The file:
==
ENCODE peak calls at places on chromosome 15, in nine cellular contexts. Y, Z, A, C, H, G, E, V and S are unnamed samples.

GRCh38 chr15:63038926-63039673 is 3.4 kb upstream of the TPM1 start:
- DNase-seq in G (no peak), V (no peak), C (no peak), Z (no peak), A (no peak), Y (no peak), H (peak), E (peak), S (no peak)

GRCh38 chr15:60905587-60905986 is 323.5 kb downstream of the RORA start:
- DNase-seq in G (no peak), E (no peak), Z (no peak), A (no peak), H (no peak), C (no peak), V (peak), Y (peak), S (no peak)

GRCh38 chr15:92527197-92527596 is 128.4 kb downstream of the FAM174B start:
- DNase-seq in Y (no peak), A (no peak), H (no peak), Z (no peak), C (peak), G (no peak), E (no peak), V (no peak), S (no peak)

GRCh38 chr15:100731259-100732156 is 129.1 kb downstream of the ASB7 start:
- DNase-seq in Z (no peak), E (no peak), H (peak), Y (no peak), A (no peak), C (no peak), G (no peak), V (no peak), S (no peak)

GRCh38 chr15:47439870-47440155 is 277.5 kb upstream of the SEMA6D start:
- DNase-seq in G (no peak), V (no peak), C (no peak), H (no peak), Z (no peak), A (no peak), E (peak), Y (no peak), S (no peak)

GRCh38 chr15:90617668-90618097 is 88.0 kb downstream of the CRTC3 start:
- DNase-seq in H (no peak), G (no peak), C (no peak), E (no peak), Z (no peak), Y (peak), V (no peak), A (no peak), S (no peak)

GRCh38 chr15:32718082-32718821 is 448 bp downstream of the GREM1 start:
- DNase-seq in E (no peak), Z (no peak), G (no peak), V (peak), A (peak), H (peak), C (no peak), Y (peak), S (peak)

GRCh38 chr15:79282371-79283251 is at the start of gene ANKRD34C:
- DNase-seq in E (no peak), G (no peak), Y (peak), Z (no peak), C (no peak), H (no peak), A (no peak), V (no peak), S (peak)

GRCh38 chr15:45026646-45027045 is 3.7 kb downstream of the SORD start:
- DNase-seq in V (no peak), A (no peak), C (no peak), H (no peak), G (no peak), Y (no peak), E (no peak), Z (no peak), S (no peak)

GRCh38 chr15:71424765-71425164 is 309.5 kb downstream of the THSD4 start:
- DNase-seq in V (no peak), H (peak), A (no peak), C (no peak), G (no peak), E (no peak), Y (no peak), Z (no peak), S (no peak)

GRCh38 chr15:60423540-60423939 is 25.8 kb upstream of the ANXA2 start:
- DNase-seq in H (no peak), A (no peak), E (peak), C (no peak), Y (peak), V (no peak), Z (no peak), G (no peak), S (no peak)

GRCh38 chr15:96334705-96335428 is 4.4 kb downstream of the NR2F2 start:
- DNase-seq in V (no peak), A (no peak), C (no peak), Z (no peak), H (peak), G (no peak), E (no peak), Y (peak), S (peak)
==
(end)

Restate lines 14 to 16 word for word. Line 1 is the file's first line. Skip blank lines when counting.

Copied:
GRCh38 chr15:32718082-32718821 is 448 bp downstream of the GREM1 start:
- DNase-seq in E (no peak), Z (no peak), G (no peak), V (peak), A (peak), H (peak), C (no peak), Y (peak), S (peak)

GRCh38 chr15:79282371-79283251 is at the start of gene ANKRD34C: